Q What are cymbidiums?
A Cymbidiums are more demanding than many orchids commonly grown as houseplants. They must be placed outside in the summer. They flower from autumn to spring, and produce large flower spikes that can last up to eight weeks each.
Caption: Cymbidiums bloom from autumn to spring
Q Where's the best place to put cymbidiums?
A Cymbidiums need lots of light and low temperatures. Only keep them indoors during autumn and winter. When inside, stand in a bright spot, such as a cool conservatory or windowsill, away from direct sunlight. Keep at about 10-15°C until the flower spike is well developed. You can then move it to a warmer spot, around 20°C. If it's too warm the resulting flowers soon fade. When the risk of frost has passed, harden off, and give it a warm position outside in dappled or partial shade.
Q How should I water and feed cymbidiums?
A Water your cymbidium once a week all year if needed, using rainwater or filtered tap water. From autumn to spring feed fortnightly, and every week during spring and summer, using a balanced liquid feed at quarter to half strength. To encourage flowering, switch to a tomato fertiliser every week in August and September at quarter to half strength. Cymbidium flower spikes are heavy and need support. Insert a small cane as soon as the spike forms to keep it upright. Position the canes in the middle of the pot to avoid damaging new roots.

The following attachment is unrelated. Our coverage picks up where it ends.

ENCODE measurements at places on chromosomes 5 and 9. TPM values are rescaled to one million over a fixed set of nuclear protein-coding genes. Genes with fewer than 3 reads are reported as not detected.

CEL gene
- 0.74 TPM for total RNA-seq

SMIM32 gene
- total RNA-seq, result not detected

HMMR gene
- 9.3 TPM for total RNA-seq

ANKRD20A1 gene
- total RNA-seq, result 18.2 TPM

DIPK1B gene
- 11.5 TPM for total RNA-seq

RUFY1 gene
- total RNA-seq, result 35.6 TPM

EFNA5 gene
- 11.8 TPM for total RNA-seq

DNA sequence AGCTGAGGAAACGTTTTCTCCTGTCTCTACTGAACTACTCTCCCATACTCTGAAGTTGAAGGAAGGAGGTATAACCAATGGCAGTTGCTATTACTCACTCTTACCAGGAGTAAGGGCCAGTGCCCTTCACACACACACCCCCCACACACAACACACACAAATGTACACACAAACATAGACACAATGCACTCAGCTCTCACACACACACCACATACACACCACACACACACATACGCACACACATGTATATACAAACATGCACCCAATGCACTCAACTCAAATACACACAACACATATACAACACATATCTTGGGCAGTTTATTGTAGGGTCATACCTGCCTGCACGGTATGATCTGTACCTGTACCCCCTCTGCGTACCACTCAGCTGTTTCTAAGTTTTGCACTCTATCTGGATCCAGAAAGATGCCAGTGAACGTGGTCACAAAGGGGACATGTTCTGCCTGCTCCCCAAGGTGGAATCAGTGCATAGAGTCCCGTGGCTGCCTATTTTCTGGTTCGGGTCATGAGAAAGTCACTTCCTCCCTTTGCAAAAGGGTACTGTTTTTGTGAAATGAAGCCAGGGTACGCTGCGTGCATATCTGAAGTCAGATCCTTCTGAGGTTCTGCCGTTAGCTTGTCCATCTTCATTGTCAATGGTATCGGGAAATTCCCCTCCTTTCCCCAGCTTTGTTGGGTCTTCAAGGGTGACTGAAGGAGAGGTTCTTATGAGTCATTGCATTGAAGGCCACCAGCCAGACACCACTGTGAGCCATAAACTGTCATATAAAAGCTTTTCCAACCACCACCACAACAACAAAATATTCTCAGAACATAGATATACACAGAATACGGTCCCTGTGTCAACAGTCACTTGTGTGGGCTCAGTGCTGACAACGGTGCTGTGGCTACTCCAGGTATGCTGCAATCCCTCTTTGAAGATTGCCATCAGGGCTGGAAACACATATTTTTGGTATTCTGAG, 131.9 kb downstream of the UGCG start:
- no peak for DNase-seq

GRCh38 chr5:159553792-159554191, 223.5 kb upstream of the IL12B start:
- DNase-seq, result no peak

Q How should I repot cymbidiums?
A These need repotting only when they're root-bound. This is best done from February to May into a pot just larger than the original. Cut off any dead roots and remove as much of the old compost as you can without disturbing the root ball too much. This type of orchid has pseudobulbs, swollen tubers at base of the plant that stores nutrients. Only the young ones flower. When repotting, ensure you give the youngest, greenest bulbs most space. Older, congested plants can be split during March or April. Tip the plant from its pot, shake off compost and look for natural divisions. Divide into two or three new plants with four or five pseudobulbs each. Remove any dead or damaged growth. Pot new plants into small pots, don’t water them, but mist them daily for a fortnight to help them establish. Then water sparingly for a further six weeks until firmly rooted.